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Journal Article

Exploring the role of cosmological shock waves in the Dianoga simulations of galaxy clusters


Dolag,  K.
Computational Structure Formation, MPI for Astrophysics, Max Planck Society;

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Planelles, S., Borgani, S., Quilis, V., Murante, G., Biffi, V., Rasia, E., et al. (2021). Exploring the role of cosmological shock waves in the Dianoga simulations of galaxy clusters. Monthly Notices of the Royal Astronomical Society, 507(4), 5703-5719. doi:10.1093/mnras/stab2436.

Cite as: https://hdl.handle.net/21.11116/0000-0009-8E0B-C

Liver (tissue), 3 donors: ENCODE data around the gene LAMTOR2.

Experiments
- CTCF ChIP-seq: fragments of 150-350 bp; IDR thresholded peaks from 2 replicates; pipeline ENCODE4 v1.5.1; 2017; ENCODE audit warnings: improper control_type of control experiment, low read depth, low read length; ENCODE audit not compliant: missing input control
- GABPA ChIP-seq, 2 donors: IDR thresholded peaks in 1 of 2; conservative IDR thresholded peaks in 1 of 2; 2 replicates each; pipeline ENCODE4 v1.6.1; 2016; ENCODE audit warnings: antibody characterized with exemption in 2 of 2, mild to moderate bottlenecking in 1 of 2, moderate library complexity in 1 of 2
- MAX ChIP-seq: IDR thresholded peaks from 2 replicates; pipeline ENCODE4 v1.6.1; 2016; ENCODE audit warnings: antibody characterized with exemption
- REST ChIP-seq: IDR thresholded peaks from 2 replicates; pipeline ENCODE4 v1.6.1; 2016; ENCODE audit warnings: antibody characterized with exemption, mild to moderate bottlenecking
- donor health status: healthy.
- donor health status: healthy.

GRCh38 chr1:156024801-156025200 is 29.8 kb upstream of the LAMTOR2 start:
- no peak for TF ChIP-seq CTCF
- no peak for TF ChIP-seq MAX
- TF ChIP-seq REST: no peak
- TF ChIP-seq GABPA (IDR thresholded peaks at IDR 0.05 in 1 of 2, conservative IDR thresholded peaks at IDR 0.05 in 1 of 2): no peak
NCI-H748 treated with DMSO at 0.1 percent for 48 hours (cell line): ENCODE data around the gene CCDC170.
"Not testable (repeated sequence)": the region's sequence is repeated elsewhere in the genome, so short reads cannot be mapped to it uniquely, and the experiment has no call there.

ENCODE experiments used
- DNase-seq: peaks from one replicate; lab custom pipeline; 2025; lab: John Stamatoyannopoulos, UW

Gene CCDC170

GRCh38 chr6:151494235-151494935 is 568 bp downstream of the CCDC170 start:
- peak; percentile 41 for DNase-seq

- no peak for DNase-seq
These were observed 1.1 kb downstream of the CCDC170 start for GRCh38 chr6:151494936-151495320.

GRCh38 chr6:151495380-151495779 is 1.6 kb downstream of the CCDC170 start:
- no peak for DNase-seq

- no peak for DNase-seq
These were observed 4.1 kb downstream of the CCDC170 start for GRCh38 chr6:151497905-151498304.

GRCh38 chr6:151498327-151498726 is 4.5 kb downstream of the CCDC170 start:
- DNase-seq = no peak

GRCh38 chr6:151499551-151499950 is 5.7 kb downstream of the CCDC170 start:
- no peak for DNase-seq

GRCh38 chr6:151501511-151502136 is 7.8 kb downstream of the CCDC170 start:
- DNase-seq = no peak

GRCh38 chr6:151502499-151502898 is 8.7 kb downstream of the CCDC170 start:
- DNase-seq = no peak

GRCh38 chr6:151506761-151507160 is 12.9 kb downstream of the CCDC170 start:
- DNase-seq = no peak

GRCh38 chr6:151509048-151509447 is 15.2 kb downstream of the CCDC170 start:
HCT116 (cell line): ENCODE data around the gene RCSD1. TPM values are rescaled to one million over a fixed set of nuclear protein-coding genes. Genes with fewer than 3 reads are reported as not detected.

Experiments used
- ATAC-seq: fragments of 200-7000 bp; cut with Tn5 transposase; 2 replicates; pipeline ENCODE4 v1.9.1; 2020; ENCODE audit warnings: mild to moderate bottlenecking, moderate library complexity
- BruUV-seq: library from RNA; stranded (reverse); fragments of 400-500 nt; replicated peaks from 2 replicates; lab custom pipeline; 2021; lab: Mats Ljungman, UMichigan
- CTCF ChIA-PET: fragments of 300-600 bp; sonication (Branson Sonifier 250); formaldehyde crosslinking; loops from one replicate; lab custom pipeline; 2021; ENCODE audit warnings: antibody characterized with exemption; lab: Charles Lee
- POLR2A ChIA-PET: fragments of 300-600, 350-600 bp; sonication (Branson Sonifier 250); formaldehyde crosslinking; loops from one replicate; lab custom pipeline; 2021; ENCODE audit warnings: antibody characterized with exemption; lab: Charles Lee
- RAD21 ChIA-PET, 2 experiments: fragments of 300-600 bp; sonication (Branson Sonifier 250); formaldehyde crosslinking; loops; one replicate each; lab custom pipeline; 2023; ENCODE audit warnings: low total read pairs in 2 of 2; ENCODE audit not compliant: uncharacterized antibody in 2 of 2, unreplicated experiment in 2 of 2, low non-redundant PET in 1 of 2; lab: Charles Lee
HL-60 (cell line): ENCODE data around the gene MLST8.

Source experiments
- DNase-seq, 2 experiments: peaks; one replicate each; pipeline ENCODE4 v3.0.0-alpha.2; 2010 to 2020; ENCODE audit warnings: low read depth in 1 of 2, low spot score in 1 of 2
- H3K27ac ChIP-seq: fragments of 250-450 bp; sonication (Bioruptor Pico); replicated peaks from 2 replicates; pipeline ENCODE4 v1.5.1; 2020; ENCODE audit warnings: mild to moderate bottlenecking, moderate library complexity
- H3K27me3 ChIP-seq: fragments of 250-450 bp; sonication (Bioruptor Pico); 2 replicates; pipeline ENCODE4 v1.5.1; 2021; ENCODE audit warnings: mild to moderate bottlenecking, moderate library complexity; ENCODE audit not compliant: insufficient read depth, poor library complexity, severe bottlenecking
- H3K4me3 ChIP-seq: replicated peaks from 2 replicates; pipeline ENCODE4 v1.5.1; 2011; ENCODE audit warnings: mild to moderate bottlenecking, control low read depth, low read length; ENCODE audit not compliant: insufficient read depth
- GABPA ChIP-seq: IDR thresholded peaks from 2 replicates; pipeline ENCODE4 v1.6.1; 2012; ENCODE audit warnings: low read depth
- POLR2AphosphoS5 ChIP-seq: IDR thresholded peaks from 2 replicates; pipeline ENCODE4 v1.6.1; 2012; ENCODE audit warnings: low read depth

Cosmological shock waves are ubiquitous to cosmic structure formation and evolution. As a consequence, they play a major role in the energy distribution and thermalization of the intergalactic medium (IGM). We analyze the Mach number distribution in the Dianoga simulations of galaxy clusters performed with the SPH code gadget-3. The simulations include the effects of radiative cooling, star formation, metal enrichment, supernova, and active galactic nuclei feedback. A grid-based shock-finding algorithm is applied in post-processing to the outputs of the simulations. This procedure allows us to explore in detail the distribution of shocked cells and their strengths as a function of cluster mass, redshift, and baryonic physics. We also pay special attention to the connection between shock waves and the cool-core/non-cool-core (CC/NCC) state and the global dynamical status of the simulated clusters. In terms of general shock statistics, we obtain a broad agreement with previous works, with weak (low-Mach number) shocks filling most of the volume and processing most of the total thermal energy flux. As a function of cluster mass, we find that massive clusters seem more efficient in thermalizing the IGM and tend to show larger external accretion shocks than less massive systems. We do not find any relevant difference between CC and NCC clusters. However, we find a mild dependence of the radial distribution of the shock Mach number on the cluster dynamical state, with disturbed systems showing stronger shocks than regular ones throughout the cluster volume.